Although there isn't a densely reefy part on this shore, I did come across several different kinds of hard corals: Galaxy coral (Galaxea sp.), Brain corals (Family Mussidae), Carnation corals (Pectinia sp.), Disk corals (Turbinaria sp.) and Anemone corals (Goniopora sp.).
I came across two Cauliflower corals (Pocillopora sp.). This species was badly affected by coral bleaching. So it's good to see them, although both had signs of colony death. Tiny red coral crabs (Trapezia cymodocea) live in this coral, I accidentally took a photo of one.
As with our other shores, Favid corals (Family Faviidae) are very common on this shore. Also common on this shore were Pore hard corals (Porites sp.).
At night, many of the corals have their polyps fully extended. For the first time, I noticed the polyps of the Pebble coral (Astreopora sp.). I didn't know the polyps have a longish body column!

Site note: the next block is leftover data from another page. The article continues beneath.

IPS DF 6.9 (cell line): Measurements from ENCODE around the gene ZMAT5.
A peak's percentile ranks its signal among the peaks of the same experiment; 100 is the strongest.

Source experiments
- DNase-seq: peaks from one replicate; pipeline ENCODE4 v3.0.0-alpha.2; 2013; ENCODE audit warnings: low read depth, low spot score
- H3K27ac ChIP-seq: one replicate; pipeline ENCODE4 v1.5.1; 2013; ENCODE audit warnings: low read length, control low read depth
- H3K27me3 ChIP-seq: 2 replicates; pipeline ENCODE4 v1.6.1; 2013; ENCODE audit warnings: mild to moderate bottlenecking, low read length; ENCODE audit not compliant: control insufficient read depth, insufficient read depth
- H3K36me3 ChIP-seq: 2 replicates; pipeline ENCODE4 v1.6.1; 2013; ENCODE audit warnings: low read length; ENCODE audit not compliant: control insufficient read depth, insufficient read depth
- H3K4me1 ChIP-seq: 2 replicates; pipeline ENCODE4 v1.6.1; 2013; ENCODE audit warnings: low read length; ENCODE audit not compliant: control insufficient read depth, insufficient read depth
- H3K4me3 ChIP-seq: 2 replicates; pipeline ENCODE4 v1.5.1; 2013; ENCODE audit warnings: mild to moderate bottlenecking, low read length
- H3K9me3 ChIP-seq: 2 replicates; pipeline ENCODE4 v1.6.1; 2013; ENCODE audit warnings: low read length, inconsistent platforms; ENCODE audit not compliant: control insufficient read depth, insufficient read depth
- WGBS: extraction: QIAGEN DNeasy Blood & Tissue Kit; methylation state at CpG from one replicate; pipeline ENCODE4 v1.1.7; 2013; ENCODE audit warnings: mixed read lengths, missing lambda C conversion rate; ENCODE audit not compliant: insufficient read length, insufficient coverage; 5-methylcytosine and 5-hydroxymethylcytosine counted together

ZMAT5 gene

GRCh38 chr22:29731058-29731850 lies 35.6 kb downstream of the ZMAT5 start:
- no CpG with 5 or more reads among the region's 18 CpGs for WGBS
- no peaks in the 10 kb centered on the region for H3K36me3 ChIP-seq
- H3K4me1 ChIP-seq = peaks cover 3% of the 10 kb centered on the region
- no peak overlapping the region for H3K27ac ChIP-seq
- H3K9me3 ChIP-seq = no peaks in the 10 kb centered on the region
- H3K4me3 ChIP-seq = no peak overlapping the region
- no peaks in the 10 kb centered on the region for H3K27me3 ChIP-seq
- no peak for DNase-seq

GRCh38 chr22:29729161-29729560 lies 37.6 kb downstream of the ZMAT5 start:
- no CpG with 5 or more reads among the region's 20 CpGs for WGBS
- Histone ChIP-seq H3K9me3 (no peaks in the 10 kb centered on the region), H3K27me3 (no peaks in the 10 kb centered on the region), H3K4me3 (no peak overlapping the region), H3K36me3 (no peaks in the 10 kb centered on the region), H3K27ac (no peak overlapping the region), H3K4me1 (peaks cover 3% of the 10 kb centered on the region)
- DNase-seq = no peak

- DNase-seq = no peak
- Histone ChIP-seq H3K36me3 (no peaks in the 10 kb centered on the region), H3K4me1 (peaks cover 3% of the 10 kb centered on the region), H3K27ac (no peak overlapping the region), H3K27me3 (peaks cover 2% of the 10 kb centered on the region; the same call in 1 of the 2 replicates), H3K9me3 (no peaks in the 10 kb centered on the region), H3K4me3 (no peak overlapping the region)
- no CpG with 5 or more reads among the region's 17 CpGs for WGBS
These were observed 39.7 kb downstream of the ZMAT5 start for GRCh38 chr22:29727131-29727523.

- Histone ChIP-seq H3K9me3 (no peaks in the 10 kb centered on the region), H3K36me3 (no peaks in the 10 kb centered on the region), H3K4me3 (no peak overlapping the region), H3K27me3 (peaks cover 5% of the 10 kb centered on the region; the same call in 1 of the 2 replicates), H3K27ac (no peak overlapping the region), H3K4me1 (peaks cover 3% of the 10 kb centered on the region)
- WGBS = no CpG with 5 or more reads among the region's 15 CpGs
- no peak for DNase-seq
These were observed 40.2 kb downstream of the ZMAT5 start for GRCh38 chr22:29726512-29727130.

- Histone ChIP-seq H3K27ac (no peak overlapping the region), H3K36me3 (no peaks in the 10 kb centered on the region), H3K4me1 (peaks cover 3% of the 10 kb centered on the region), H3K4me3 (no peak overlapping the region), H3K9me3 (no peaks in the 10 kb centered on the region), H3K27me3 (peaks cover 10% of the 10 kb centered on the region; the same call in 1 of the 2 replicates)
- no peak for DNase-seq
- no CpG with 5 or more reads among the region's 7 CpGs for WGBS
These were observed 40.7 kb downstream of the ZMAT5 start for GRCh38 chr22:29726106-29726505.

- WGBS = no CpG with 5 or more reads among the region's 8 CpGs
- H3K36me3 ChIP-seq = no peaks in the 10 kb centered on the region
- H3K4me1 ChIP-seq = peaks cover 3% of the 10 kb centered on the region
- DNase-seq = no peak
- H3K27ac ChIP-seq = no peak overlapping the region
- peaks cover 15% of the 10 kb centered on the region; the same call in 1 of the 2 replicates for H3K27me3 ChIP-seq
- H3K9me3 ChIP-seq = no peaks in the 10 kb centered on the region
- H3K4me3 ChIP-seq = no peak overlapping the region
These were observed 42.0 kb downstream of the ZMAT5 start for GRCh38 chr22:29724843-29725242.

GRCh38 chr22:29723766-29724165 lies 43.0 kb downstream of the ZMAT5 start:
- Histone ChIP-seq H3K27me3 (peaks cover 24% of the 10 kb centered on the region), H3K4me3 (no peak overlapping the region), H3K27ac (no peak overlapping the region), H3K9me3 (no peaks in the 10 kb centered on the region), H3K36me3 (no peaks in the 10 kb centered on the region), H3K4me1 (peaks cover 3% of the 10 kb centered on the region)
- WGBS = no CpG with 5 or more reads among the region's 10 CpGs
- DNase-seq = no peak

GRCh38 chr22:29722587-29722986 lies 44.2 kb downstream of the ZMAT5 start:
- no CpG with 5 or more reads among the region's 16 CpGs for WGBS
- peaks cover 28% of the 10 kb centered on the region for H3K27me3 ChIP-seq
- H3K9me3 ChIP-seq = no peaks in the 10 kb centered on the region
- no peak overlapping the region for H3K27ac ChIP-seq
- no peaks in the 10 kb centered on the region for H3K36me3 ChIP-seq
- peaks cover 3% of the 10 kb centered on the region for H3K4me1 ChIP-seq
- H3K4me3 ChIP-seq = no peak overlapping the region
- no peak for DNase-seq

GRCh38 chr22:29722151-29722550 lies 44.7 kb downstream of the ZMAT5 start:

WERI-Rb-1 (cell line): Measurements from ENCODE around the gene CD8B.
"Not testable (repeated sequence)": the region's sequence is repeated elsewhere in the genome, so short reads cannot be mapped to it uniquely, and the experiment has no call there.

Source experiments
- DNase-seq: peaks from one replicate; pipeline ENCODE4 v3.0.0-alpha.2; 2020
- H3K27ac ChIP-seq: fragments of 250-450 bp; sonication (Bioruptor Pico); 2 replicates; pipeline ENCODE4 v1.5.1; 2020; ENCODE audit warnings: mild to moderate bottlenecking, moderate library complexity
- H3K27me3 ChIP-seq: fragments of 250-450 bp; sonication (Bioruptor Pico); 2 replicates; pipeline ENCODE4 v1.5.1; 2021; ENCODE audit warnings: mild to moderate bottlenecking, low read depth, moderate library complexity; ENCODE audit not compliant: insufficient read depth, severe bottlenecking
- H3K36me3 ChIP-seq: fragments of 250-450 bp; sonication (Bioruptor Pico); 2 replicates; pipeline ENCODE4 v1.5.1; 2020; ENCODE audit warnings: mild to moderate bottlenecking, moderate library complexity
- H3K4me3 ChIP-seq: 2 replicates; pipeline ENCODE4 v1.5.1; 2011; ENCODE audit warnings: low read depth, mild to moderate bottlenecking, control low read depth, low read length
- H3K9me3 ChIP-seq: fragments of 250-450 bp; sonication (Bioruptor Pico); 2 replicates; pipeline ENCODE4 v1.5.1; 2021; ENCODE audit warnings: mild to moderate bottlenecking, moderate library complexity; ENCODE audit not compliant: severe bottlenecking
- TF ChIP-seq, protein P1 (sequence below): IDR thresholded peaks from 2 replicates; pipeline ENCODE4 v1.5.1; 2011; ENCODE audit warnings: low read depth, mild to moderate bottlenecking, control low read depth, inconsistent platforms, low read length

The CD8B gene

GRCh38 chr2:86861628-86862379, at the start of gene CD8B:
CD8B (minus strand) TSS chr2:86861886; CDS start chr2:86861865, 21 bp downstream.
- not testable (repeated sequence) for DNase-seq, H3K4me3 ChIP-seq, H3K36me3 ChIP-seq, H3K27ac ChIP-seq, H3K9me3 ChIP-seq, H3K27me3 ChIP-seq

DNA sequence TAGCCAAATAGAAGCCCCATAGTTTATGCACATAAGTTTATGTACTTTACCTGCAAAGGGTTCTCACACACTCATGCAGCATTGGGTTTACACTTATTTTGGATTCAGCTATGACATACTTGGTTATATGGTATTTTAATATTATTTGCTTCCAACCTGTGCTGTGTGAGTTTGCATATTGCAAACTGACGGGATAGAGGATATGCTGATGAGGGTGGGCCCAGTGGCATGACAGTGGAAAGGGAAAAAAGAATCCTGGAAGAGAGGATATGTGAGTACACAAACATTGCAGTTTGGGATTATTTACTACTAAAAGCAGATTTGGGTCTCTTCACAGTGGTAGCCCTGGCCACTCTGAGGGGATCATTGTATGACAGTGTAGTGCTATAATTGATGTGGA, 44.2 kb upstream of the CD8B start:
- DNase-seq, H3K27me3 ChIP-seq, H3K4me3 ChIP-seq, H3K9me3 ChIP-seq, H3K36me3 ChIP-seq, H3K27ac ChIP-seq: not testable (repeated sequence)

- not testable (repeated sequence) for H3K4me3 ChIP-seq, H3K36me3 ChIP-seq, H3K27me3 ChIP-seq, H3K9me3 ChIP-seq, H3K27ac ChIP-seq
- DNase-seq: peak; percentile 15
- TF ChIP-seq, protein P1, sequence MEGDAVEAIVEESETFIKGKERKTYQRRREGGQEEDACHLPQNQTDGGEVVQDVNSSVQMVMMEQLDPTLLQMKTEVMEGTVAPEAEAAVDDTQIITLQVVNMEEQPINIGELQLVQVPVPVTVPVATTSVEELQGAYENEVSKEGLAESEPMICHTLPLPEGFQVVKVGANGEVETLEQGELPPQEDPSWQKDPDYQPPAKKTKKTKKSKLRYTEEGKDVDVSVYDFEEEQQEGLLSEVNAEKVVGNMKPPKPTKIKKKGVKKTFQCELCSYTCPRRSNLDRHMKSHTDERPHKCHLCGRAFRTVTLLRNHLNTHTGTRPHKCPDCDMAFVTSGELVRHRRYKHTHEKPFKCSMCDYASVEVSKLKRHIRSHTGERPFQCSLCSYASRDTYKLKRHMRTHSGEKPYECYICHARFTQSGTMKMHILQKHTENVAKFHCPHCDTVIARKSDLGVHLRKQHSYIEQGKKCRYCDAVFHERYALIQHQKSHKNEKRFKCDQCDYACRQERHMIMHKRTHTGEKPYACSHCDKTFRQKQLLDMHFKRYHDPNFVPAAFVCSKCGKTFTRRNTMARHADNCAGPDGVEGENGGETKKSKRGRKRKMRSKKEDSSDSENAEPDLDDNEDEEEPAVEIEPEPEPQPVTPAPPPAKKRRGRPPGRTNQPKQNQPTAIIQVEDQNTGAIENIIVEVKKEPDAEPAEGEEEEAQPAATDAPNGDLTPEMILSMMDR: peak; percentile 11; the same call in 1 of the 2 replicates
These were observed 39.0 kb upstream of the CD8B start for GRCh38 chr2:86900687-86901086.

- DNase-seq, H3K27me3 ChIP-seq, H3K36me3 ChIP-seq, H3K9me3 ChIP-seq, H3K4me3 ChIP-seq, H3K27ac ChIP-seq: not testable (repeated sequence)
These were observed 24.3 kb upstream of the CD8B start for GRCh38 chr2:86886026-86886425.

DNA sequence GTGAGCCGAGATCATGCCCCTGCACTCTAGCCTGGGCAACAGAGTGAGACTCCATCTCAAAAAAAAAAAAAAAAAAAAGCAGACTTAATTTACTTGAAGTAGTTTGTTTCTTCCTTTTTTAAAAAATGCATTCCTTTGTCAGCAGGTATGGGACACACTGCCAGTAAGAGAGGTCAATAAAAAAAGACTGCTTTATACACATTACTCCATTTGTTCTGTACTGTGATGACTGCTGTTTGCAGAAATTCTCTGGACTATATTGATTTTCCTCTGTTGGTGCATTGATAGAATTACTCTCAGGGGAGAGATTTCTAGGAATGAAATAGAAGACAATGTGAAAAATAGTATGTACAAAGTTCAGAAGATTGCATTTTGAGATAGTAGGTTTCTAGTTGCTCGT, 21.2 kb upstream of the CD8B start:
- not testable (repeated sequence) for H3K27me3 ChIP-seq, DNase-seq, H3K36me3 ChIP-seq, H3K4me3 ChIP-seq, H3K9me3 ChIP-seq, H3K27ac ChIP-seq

I saw several Mole mushroom corals (Polyphyllia talpina). But no other kinds of Family Fungiidae.
There are many leathery soft corals (Family Alcyoniidae) on this shore of all kinds. I didn't see any that were bleaching. But most colonies I saw were small.
There are also all kinds of other cnidarians on the shore. From Flowery soft corals (Family Nephtheidae) to Feathery soft corals, and various kinds of sea anemones: Frilly sea anemones (Phymathus sp.) and Wriggly star anemone as well as corallimorphs (Order Corallimorpharia). I didn't see any that were seriously bleaching.
Another creature that I usually only see at night is this Shy glass peacock anemone. It rapidly 'shrivels' in the light and I need to photograph it quickly. Peacock anemones are not true anemones and it's probably better to call them cerianthids.